Art professor joins Oxford as a visiting professor
Emily Burns, an associate professor of art history, will join the University of Oxford in October as the Terra Foundation for American Art Visiting Professor. She will also be a visiting fellow at Worcester College, Oxford. Burns specializes in nineteenth- and early twentieth-century American art, with a particular focus on how artists, images and objects circulated globally during this period, and how such mobility shaped discourses of modernism and nationalism.
The Terra Foundation for American Art is dedicated to fostering exploration, understanding and enjoyment of the visual arts of the United States for national and international audiences. The foundation supports and collaborates on innovative exhibitions, research and educational programs. Through the Terra Foundation Visiting Professorship, the study of American art is promoted from a global perspective at the University of Oxford and beyond. Each visiting professor engages in advanced research in the visual arts of the United States, delivers public lectures and organizes symposia that encourage international research collaboration. They also offer courses to undergraduate and graduate students at the University of Oxford.
“We join the Department of Art History in welcoming Dr. Emily Burns to the University of Oxford,” said Terra Foundation for American Art Executive Vice President Amy Zinck. “The inspired conversations that will result from Dr. Burns’ expertise and the University’s fully engaged resources will continue to diversify the stories told through art of the United States.”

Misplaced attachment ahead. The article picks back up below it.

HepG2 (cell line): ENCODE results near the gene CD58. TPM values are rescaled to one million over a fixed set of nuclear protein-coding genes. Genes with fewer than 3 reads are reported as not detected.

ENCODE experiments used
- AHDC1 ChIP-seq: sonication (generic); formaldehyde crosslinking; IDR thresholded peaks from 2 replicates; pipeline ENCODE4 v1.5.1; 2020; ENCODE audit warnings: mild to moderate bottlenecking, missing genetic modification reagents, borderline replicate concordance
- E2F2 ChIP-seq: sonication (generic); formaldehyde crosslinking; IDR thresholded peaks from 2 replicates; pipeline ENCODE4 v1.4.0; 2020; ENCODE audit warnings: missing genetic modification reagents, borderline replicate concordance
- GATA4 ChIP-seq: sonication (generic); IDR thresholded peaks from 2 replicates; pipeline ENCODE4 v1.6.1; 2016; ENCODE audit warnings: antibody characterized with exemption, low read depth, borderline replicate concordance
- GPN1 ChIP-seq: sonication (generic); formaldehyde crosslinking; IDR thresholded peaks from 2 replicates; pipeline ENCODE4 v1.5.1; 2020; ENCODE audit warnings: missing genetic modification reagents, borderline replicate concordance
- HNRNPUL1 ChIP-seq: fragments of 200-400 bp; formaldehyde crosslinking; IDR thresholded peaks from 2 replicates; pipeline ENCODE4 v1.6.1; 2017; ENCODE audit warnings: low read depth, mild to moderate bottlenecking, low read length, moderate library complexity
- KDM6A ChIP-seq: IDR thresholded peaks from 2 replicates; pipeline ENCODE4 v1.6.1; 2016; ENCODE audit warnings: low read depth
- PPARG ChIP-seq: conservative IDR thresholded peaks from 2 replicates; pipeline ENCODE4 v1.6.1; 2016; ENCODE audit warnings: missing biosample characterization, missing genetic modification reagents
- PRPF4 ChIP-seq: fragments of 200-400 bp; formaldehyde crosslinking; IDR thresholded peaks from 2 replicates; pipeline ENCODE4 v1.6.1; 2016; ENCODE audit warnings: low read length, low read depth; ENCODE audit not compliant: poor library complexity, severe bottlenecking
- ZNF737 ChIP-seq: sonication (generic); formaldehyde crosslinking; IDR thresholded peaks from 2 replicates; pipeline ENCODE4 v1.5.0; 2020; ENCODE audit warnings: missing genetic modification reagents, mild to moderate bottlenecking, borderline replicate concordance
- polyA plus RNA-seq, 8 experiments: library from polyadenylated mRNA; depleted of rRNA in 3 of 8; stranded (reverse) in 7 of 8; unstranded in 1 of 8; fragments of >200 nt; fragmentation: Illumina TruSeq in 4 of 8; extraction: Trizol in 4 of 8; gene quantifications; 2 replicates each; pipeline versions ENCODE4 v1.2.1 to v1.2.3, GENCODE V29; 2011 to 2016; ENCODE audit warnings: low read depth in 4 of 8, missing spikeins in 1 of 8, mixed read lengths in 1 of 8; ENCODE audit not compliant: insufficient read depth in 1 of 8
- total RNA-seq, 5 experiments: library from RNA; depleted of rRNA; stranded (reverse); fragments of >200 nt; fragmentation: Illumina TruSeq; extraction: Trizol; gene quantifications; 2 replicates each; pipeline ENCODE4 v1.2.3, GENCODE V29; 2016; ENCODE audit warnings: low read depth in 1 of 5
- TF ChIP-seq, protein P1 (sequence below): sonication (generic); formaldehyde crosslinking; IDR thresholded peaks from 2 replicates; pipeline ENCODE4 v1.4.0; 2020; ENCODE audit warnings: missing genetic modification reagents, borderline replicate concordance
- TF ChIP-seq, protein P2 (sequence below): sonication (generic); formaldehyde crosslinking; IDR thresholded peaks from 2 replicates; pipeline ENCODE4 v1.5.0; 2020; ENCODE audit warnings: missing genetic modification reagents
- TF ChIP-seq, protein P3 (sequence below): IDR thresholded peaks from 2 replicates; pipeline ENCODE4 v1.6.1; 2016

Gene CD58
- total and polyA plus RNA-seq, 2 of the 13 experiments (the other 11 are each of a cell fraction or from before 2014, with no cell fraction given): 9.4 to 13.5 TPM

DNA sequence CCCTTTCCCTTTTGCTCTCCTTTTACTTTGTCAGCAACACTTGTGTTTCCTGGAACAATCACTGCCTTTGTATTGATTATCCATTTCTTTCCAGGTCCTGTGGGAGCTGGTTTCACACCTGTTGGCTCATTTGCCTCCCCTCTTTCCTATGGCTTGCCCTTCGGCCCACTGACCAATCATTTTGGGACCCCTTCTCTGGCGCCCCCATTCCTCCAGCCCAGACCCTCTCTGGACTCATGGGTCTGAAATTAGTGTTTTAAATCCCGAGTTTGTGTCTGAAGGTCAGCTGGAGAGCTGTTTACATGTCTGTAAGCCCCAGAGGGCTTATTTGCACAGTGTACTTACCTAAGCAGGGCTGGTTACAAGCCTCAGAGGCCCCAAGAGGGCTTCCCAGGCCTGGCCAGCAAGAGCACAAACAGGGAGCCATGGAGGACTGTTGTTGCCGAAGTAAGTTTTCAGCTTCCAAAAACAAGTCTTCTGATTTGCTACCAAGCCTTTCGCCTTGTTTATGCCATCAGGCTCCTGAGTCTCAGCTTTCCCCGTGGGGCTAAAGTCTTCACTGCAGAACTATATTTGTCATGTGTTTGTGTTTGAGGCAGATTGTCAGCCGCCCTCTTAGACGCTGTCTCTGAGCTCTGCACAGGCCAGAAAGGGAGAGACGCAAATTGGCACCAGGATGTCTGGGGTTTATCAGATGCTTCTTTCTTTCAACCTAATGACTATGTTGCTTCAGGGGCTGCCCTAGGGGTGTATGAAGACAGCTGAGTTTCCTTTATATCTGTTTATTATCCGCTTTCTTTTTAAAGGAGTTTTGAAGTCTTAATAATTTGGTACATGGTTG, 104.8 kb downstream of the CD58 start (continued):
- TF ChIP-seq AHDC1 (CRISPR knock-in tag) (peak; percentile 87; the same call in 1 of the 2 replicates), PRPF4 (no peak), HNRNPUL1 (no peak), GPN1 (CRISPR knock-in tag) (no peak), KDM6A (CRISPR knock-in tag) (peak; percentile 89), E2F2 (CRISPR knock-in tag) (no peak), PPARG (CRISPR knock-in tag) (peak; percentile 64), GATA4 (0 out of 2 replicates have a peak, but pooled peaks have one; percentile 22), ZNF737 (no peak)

During her tenure at Oxford, Burns will complete a new monograph, Performing Innocence: Cultural Belatedness and U.S. Art in fin-de-siècle Paris, which will explore stereotypes of American cultural innocence in response to European expectations. She will also undertake research for a future project on Anglophone artists’ communities in Paris, focusing on interactions among U.S., British and Australian artists.
“While finishing up writing my book about U.S. artists in late nineteenth-century Paris and perceptions of American culture as innocent and undeveloped, I'm also thrilled to be working with Oxford students, both at the undergraduate and master's level, to share ideas about the history of U.S. art through its display and about the interwoven relationships between American art history and Native American art history. I'm also very excited to be able to encourage students to look closely at objects in Oxford including Powhatan's Mantle at the Ashmolean Museum and the Pacific Northwest totem poles at the Pitt Rivers Museum,” Burns said.
In addition to the Terra Foundation, Burns’ research has been previously supported by other organizations, including the Metropolitan Museum of Art, Smithsonian American Art Museum, Crystal Bridges Museum of American Art, Amon Carter Museum of American Art, and the Buffalo Bill Center of the West in Cody, WY.